However, the contemporary socio-economic conditions of the Muslim north of Nigeria is an emergency situation that makes the royal etiquette of silence no longer a golden virtue but a conspiracy with the region’s corrupt political leadership to condemn the people to perpetual poverty, illiteracy, disease and insecurity. As a result of the 84 per cent poverty rate in the Muslim north, Nigeria is today the poverty capital of the world. Plagued by a complex web of complicated security challenges, ranging from the Boko haram insurgency in the North-East, cross-border banditry in the North-West and killer herdsmen in the North-Central, Nigeria is now designated the third most terrorised country on earth.
At the root of these socio-economic crises is the low level of education in the region, coupled with a tradition of archaic religious and cultural practices that have greatly impeded the socio-economic development of the Muslim North. The religious and cultural self-immolation of the Muslim North has potentials of incinerating the entire Nigeria, except urgent systemic reforms are carried out. It is these reforms that Emir Sanusi consistently called for by speaking truth to power and constituted authority, even at the risk of committing class suicide, as a reformed society in line with Emir Sanusi’s vision would signal the end of the feudal privileges that define the current emirate system in Northern Nigeria.
Five years after the “change” revolution, the ruling APC has surpassed the record of PDP’s previous 16 years in every aspect of misrule and administrative banditry… In all of these, Emir Sanusi, who was rewarded with the prestigious throne of Kano Emirate for his role in the “missing” oil money saga in the previous administration, was expected to keep mute with a royal veil wrapped around his mouth.
Emir Sanusi’s call for the unreserved embrace of education and a rollback of the menace of out-of-school children through responsible parenting, while also drawing from his experiences as an economist to offer pragmatic solutions on the economic management of the revenue challenged states of the Muslim North, clearly stood him out as a one of Nigeria’s foremost reform advocates. The educational backwardness in the Muslim north has limited its socio-economic advancement, necessitating the obnoxious affirmative action of quota system and federal character that has arrested the collective development and progress of the educationally advanced parts of Nigeria; a situation Emir Sanusi warns as no longer sustainable, evident in the sustained clamour for the restructuring of Nigeria.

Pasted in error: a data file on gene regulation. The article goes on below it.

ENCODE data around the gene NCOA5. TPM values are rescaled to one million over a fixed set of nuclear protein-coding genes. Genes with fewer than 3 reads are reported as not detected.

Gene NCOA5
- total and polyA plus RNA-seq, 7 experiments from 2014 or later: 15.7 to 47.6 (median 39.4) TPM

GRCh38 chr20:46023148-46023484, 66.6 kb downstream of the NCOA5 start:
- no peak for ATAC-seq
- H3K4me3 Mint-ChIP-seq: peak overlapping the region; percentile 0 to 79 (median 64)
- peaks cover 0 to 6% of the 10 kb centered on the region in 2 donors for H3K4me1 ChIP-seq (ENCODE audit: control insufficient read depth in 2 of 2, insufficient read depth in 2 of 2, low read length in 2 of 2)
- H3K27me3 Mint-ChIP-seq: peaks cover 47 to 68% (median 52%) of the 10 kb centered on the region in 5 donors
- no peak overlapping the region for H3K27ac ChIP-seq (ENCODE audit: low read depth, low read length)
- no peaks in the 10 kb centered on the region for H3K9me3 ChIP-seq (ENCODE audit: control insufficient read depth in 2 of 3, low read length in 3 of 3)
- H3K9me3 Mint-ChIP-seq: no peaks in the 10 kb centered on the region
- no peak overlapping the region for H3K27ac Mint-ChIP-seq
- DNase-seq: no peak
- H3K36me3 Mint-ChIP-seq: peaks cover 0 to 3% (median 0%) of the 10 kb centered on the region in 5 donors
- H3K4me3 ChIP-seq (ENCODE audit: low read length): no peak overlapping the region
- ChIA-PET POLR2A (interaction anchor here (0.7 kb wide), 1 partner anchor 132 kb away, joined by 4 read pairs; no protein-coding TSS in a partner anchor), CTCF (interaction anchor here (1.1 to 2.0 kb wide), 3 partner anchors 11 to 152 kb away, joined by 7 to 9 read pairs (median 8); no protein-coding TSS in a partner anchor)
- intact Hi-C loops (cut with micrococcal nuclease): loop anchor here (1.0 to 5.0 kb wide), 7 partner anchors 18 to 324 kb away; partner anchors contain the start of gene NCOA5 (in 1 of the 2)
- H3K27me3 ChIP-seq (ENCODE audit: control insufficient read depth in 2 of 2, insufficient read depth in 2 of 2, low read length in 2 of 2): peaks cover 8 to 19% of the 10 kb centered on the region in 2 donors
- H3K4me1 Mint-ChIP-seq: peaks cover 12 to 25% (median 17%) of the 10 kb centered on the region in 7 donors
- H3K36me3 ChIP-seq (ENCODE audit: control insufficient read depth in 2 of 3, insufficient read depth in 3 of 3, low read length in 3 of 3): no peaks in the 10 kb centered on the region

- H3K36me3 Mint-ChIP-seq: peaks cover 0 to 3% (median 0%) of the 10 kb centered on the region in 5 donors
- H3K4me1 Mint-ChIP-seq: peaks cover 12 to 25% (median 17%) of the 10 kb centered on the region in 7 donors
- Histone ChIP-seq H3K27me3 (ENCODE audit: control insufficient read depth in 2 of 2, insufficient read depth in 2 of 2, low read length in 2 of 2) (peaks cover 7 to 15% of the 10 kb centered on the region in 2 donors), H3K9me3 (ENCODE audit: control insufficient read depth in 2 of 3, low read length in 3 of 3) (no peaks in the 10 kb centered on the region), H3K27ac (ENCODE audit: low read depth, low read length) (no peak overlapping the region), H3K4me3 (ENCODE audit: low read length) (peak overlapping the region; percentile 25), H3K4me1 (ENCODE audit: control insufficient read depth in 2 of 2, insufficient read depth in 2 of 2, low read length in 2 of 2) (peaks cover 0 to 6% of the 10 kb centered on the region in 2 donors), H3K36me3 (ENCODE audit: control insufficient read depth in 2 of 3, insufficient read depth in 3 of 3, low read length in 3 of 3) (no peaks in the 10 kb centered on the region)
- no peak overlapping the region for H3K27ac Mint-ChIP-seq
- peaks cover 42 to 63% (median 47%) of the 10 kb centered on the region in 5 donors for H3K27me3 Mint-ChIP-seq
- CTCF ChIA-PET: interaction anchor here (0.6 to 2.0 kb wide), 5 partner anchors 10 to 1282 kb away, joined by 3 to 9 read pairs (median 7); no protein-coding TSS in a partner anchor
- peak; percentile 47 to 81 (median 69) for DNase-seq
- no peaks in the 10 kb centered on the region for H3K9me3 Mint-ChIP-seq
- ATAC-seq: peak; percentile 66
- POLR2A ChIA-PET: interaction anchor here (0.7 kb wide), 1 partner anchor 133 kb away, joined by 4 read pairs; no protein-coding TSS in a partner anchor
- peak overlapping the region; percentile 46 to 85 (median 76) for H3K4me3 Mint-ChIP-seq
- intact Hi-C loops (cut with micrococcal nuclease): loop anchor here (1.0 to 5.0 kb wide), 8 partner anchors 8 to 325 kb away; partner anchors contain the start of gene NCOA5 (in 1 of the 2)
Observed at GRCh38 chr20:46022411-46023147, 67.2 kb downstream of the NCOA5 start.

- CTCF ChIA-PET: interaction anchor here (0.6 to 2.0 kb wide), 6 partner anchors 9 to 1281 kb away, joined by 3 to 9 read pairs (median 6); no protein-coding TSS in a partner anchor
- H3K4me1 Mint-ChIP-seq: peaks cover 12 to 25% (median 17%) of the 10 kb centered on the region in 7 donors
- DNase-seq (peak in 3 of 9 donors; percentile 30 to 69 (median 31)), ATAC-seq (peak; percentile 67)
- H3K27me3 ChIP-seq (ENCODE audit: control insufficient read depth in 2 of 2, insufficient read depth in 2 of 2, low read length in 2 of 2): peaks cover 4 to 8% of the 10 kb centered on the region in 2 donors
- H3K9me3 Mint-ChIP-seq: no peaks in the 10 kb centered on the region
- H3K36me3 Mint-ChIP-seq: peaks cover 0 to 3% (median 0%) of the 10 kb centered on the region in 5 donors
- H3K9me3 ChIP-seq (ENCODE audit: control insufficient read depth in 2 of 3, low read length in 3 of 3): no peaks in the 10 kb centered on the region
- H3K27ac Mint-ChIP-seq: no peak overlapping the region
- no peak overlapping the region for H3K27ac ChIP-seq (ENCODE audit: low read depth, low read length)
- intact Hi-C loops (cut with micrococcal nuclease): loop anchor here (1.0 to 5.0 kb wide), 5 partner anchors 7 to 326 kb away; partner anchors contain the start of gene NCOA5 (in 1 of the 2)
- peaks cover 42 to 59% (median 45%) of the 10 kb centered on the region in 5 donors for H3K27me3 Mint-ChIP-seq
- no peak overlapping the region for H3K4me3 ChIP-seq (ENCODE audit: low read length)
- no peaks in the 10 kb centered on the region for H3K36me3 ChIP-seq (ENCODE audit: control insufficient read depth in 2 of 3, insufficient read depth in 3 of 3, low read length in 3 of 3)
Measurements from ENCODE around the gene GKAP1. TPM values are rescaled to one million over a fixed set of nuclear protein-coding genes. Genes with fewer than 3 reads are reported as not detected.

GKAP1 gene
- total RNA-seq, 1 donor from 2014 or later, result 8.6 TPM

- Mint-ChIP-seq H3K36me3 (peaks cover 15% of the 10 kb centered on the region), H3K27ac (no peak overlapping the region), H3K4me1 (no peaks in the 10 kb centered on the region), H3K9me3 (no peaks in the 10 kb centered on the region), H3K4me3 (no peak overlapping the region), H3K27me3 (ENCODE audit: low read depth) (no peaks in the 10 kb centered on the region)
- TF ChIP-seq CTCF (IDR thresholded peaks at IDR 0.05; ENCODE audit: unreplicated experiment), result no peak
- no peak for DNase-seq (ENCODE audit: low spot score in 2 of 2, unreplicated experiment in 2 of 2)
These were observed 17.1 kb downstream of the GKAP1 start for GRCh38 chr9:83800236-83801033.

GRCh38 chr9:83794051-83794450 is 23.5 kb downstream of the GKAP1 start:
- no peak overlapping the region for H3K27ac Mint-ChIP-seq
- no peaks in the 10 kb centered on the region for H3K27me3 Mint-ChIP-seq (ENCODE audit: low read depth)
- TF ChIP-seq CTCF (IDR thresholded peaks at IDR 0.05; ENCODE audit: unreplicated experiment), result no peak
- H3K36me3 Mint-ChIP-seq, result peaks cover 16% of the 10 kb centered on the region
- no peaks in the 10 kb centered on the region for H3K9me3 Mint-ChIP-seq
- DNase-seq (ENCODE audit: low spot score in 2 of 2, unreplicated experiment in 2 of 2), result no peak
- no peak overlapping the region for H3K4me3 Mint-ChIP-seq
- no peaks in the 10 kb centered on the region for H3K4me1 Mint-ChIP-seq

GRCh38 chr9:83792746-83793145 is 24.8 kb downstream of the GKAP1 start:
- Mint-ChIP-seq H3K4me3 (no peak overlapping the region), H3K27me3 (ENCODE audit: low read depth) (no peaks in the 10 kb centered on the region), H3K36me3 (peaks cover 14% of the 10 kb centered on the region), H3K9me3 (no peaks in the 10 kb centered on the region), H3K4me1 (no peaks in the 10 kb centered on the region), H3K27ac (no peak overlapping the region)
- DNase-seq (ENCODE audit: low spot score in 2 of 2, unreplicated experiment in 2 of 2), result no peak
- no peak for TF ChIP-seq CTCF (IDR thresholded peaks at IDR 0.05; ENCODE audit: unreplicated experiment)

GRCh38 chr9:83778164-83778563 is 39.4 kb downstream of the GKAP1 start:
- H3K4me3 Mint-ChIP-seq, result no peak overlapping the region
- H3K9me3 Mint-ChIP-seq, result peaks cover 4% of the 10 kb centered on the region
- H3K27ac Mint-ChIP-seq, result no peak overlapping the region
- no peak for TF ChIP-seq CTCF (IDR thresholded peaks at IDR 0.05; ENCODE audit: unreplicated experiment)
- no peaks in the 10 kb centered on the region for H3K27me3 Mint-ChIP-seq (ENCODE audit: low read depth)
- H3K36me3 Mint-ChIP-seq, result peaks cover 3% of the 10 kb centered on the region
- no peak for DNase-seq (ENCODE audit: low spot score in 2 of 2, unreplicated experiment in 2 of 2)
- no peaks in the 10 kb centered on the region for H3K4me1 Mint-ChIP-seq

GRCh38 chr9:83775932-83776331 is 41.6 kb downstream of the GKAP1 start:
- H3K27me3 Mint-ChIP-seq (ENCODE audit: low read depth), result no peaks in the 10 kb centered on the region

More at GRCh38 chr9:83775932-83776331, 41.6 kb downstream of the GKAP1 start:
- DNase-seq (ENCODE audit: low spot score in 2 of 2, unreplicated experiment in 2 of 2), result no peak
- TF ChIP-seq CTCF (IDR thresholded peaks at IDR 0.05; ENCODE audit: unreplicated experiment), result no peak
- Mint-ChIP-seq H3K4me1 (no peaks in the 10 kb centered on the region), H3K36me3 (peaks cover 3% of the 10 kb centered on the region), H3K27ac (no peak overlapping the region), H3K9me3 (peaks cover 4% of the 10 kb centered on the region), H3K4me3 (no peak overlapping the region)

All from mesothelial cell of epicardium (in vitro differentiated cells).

However, after six years as an activist traditional ruler, Emir Sanusi was cast aside from the throne in a move that followed a predictable and familiar pattern. Five years after the “change” revolution, the ruling APC has surpassed the record of PDP’s previous 16 years in every aspect of misrule and administrative banditry, in addition to breaking new grounds in unbridled corrupt practices and graft. In all of these, Emir Sanusi, who was rewarded with the prestigious throne of Kano Emirate for his role in the “missing” oil money saga in the previous administration, was expected to keep mute with a royal veil wrapped around his mouth.
APC’s Governor Umar Abdullahi Ganduje of Kano State, who was caught on tape pilfering public funds through kickbacks from a government contractor, was sufficiently incensed enough to go after Emir Sanusi, for his alleged refusal to support his re-election bid. In a fit of rage, like a bull in the China shop, Governor Ganduje, in the effort to reduce the influence of Emir Sanusi, broke the largest and most important Emirate of the Sokoto Caliphate into five splinters, bringing an inglorious end a royal heritage that has survived several centuries in the process. Not done yet, Governor Ganduje eventually dethroned Emir Sanusi via executive fiat and banished him from Kano Emirate all together. The same “truth” he spoke against the previous PDP administration that made his dream of being an emir come true is the same truth that got him into the nightmare of dethronement and banishment. The tragedy of this inglorious end of an era is that it will be recorded in history that the ancient Emirate of Kano was reduce to rubble by the same hand that was caught on tape receiving and stashing dollar denominated bribes into his pockets. And for Emir Muhammadu Sanusi II, Governor Ganduje has secured for him a special place in history as the last Emir of Kano.
Discernibly, Sanusi Lamido Sanusi was neither a foe of the PDP nor a friend of the APC. His only friends are his convictions, no matter how flawed or inaccurate.